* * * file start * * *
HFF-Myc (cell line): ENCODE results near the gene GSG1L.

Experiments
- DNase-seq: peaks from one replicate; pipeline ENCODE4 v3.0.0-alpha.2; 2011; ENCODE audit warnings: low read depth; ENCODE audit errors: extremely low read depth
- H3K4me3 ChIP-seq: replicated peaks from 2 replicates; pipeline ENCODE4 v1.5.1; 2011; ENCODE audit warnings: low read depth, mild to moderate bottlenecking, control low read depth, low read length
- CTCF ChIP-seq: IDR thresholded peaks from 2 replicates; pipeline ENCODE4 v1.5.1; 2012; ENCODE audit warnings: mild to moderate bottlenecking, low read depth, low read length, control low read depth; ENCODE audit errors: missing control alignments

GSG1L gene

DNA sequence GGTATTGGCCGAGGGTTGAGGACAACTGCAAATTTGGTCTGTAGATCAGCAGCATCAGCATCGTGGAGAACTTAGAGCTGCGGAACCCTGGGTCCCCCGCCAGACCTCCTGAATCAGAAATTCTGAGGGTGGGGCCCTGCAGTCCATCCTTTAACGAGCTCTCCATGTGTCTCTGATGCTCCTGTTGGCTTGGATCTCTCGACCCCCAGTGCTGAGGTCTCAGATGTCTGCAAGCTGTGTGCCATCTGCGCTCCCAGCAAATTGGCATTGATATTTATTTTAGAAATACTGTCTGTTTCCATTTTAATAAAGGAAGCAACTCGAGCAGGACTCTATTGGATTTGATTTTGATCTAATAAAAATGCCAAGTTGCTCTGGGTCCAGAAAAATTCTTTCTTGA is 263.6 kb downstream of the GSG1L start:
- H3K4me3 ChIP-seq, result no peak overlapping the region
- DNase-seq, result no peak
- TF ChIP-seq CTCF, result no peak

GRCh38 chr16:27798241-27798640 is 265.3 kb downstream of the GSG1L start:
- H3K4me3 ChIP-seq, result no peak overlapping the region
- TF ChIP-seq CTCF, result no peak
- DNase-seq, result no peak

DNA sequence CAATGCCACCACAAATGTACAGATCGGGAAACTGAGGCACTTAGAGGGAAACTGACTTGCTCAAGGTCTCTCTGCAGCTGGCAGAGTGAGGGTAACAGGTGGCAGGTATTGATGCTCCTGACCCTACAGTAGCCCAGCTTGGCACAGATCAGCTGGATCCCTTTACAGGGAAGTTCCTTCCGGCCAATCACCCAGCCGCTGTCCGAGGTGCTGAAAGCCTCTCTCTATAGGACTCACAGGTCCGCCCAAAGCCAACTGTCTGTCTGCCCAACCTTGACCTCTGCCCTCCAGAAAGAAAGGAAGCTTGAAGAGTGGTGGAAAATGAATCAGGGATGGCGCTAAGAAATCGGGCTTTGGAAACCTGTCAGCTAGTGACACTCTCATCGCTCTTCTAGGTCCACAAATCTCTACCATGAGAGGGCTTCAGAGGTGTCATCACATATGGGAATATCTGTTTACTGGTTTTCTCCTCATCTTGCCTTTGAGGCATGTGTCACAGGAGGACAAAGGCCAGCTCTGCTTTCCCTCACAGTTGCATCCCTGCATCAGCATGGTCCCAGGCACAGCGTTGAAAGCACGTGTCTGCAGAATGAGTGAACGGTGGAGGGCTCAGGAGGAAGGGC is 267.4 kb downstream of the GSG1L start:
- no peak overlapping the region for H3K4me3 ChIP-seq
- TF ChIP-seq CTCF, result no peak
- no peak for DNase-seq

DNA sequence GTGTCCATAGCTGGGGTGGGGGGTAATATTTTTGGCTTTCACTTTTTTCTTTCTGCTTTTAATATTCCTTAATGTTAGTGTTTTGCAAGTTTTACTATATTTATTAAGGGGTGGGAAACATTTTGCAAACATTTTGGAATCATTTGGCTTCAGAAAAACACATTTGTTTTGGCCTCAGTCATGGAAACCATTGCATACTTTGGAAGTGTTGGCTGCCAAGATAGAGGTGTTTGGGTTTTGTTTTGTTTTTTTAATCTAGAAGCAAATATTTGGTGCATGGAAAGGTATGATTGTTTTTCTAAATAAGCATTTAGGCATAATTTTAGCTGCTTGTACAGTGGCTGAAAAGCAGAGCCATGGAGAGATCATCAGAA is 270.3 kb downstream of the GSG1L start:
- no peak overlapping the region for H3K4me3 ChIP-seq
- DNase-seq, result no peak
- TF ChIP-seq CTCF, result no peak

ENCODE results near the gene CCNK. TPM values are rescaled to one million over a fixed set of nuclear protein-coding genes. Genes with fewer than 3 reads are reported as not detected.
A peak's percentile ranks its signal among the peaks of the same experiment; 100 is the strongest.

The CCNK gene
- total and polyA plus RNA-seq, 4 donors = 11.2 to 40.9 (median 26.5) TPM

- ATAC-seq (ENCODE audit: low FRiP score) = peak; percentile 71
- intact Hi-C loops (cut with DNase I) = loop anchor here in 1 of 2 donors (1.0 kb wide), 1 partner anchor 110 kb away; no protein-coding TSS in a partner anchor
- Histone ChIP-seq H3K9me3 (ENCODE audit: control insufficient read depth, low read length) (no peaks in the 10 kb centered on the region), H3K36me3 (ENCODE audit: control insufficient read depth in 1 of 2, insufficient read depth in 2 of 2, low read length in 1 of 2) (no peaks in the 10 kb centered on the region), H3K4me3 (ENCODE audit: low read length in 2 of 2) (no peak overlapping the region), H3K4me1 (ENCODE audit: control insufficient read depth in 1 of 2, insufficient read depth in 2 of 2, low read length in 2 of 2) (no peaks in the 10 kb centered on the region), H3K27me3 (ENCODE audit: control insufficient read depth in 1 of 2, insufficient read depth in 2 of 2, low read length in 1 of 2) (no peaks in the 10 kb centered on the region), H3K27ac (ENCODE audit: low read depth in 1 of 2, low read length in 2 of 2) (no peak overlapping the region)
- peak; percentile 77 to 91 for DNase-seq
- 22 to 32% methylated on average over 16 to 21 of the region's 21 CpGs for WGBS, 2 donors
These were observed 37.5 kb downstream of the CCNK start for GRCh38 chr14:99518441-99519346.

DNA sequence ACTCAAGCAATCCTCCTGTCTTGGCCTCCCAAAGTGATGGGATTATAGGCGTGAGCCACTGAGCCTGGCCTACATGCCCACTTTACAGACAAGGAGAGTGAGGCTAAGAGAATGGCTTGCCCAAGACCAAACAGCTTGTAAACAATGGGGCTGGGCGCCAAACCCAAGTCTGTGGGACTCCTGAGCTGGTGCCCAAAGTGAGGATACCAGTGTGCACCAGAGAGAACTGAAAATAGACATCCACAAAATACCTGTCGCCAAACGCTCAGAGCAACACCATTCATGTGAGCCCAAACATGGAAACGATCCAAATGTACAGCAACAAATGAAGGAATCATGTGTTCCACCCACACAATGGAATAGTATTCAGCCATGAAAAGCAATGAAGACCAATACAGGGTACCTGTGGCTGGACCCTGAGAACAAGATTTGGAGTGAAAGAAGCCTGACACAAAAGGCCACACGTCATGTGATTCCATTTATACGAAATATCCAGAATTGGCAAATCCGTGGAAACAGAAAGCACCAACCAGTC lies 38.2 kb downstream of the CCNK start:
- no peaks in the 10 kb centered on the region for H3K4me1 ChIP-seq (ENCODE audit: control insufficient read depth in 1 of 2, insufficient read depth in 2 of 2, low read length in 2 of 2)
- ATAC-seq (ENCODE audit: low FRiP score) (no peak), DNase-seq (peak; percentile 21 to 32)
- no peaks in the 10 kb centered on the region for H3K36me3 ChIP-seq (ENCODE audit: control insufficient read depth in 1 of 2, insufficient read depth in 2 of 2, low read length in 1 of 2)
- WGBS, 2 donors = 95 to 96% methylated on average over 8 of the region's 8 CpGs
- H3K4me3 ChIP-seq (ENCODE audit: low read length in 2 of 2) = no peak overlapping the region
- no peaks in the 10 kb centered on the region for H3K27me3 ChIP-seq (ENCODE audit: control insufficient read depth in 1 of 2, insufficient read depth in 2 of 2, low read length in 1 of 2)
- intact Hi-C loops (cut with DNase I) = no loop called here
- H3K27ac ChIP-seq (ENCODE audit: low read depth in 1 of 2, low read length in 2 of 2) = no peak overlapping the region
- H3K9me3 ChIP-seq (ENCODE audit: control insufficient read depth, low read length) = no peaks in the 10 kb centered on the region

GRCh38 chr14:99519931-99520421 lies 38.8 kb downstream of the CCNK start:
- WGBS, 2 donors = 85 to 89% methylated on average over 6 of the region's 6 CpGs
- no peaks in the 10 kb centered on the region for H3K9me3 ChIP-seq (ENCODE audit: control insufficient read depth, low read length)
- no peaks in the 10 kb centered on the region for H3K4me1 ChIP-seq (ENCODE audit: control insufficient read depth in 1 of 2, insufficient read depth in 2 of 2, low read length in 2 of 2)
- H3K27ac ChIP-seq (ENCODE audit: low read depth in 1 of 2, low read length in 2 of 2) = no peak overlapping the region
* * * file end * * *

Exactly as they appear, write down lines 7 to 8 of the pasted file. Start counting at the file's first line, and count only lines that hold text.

DNA sequence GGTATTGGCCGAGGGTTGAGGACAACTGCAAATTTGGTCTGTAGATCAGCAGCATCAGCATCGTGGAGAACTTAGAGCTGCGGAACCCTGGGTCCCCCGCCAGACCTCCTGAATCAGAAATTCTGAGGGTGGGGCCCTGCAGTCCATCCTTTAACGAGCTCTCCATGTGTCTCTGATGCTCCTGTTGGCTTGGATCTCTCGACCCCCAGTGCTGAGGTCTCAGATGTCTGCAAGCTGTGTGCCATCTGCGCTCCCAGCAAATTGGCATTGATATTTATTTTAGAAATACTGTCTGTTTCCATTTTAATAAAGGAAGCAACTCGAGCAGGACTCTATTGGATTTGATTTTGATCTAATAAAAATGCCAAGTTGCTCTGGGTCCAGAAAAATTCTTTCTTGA is 263.6 kb downstream of the GSG1L start:
- H3K4me3 ChIP-seq, result no peak overlapping the region